To simplify, the complete surround of the left and right halves of the system can be removed, as shown in Figure 5 (the Ethernet configuration is shown in Figure 6). This simpler configuration may be effective if the guard loop can act as a short-circuit turn and the C3/C4 ratio is extremely small. Compared to an isolated path, this simplified method of eliminating surges only works if we are able to construct short-circuit turns.


Figure 5. Simplified instrument example using shielding to divert surge energy away from the application circuit.


Figure 6. Ethernet example using shielding to divert surge energy away from the application circuit, C3

From an Ethernet loop perspective, how exactly does this short turn dissipate energy? To uncover this problem, we need to understand the transformer analogy at a deeper level. Real transformers are designed to move energy, not store it. This is true whether it is an air core transformer or a magnetic core transformer. In order to store almost no energy in an air-core transformer, the windings must be wound directly on top of each other so that there is little room to store energy. Even if the windings are not directly on top of each other, a transformer made with a magnetic core will transfer energy (with hysteresis and eddy current losses) from one winding to the other, but there must be almost no space between the windings and the core so that there is almost No energy is stored. When using magnetic cores, a larger µr directly reduces the magnetizing current, giving us an additional advantage due to the higher inductance. With or without a core, a voltage applied to the primary produces a current, described by the familiar relationship V = Ldi/dt, which in turn causes a voltage on the secondary, given by:
V = (loop area) dB/dt. The presence of magnetic material does not change primary Ldi/dt or secondary dB/dt. In other words, it does not change the transformer voltage. In the primary, the permeability µr is a constant which increases the inductance (increases µr) but also reduces di/dt to compensate. For the secondary, a larger µr will slow down dB/dt (because the primary di/dt is lower), but it will also increase B by that constant. High permeability really just reduces the magnetizing current by increasing the primary inductance.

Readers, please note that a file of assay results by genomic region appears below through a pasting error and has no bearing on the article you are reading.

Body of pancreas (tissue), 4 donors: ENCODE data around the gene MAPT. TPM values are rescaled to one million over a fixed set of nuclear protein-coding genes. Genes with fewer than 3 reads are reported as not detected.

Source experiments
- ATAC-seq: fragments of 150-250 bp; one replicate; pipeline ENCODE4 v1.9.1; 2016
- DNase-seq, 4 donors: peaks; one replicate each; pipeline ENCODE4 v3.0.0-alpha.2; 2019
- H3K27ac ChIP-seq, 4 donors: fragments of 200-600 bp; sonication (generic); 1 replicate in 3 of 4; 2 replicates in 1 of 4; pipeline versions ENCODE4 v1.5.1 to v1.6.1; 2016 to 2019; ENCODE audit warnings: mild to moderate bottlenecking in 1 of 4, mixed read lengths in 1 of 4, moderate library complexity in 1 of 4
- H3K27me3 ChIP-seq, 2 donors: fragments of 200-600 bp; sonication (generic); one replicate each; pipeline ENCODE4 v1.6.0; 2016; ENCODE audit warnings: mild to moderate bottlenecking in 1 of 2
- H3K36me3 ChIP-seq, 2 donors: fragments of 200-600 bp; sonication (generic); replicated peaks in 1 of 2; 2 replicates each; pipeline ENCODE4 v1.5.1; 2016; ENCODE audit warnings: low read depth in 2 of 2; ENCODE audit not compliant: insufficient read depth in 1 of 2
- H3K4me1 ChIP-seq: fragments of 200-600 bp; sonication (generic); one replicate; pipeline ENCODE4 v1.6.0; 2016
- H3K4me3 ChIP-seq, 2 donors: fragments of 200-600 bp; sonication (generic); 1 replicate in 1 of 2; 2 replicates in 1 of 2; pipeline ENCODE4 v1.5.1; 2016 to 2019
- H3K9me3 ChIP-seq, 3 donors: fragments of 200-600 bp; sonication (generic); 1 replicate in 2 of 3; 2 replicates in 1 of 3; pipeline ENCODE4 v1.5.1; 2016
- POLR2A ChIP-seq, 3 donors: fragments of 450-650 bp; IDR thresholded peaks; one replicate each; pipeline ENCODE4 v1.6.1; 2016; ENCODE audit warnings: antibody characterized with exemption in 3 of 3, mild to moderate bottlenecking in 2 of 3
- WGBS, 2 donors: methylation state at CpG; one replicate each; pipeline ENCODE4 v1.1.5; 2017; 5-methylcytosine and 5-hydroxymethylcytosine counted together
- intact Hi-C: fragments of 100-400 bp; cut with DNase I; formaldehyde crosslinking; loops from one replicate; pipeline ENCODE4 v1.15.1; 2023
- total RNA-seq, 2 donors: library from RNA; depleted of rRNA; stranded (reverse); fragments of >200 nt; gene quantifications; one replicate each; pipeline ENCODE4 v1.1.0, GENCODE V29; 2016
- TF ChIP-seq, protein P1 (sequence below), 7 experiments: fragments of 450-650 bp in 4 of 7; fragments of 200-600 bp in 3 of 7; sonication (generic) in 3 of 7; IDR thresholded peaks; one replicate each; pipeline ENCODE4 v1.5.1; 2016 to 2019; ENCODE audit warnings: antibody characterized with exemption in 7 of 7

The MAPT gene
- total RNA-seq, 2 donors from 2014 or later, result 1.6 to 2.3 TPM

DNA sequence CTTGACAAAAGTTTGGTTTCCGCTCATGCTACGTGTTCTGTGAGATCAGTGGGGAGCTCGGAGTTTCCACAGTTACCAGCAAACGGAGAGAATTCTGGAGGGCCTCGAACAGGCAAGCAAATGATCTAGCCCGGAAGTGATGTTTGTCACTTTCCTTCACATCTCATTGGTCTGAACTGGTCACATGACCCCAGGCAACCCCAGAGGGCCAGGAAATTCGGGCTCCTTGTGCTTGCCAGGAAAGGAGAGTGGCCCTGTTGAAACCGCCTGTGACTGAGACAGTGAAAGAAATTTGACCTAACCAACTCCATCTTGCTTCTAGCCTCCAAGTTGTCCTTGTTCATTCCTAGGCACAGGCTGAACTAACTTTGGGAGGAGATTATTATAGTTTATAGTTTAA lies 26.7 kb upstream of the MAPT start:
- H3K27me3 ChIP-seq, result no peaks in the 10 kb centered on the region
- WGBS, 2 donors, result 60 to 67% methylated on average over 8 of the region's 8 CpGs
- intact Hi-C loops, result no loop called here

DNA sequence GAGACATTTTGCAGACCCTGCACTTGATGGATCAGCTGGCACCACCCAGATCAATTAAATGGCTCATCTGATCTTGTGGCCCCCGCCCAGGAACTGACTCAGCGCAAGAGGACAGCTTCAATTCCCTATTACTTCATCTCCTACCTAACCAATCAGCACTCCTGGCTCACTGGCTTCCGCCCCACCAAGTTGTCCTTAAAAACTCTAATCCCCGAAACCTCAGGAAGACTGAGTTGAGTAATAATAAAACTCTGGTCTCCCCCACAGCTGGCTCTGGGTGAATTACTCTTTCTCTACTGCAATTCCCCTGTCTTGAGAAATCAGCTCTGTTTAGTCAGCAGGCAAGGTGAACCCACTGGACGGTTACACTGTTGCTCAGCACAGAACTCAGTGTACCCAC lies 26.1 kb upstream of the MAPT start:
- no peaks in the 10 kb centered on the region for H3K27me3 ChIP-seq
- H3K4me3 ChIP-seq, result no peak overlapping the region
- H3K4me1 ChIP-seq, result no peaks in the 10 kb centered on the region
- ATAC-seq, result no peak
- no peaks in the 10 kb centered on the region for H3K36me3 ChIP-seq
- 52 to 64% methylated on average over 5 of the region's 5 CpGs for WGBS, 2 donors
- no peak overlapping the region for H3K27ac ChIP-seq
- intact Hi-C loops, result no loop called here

Since there is no energy stored in the transformer, when the secondary load is large, the primary driven by a low impedance voltage source will need to provide more current, and the primary current will increase to provide energy.

In contrast, a lightning strike stores a large amount of energy in a very large space. Energy always arranges itself in configurations that store as little energy as possible. This is exactly what the transformer does internally and at the secondary winding interface, with the secondary current flowing in the opposite direction to the primary current. These opposing currents ensure that there is no net external magnetic field (stored energy). At a high level, this is called the principle of least action, but for the purposes of this article, it's called Lenz's law. This is what happens in the space around Ethernet cables and chassis ground loops. Ethernet loops (or short-circuit turns, your choice) provide a means to divert or dissipate this energy, since either means provides a way to store less energy. Just like the transformer example above, the resulting secondary voltage is still V = (loop area) dB/dt, but there is no tight coupling between the primary (lightning) and secondary (Ethernet loop). This poor coupling leaves the area inaccessible to unlimited energy sources. Shorting a wire turn creates a current that cancels/dissipates the energy stored in that space by lightning. If the inductance of the primary could be measured with the shorted turns in place, it would be a lower value, indicating less energy was stored and some of the lost energy was dissipated in the shorted turns. In other words, the magnetic field produced by the secondary load will cancel out the magnetic field produced by the lightning, causing less energy to be stored in the Ethernet loop.

By the way, in a transformer, when one secondary is short-circuited, this is exactly what happens. However, there is an important difference. With a real transformer, the shorted turns will dissipate all available energy in the primary due to tight coupling. With lightning, only the energy in the Ethernet ring space is dissipated.

Let's look at an example. The H field generated by a lightning strike is I/2πR. Assuming the lightning strike is 1 mile (1600 M) away from the Ethernet cable and the lightning strike current is 50,000 A, the magnetic field strength will be 4.97 A/M

The B field is B = µH = (4π × 10E-7)(4.97) = 6.25E-6 Tesla. The Ethernet loop area (one mile away) is: 1 M × 150 M =150M2

The rise time of lightning current can be as short as 1μs, and its fall time is about 100 μs, so the voltage generated in this loop can be approximately calculated as: V = A (loop area × dB/dt) = 150(6.25E-6 )/1 μs = 937 V

We perform simulations to obtain accurate values. Figure 7 shows a 50 kA lightning strike with a rise time of 1 μs and a fall time of 10 μs.


Figure 7. 50 kA lightning strike with rise time 1 μs and fall time 10 μs.

According to Faraday's law, this current will produce voltage V1, as shown in Figure 8. E1 represents the surge voltage within an unprotected Ethernet loop. 459 μH is the inductance of the Ethernet loop area with the chassis, 500 pF represents the net series capacitance to ground on both sides of the PSE and PD of the Ethernet connection, and the 10 Ω resistor is the series resistance of the circuit. In simulation, the value of R2 does not actually change the peak value of the current, but causes the envelope of the waveform to decay at a faster rate. This more favorable L/R time constant will allow the surge energy to dissipate as heat more quickly through the distributed resistors.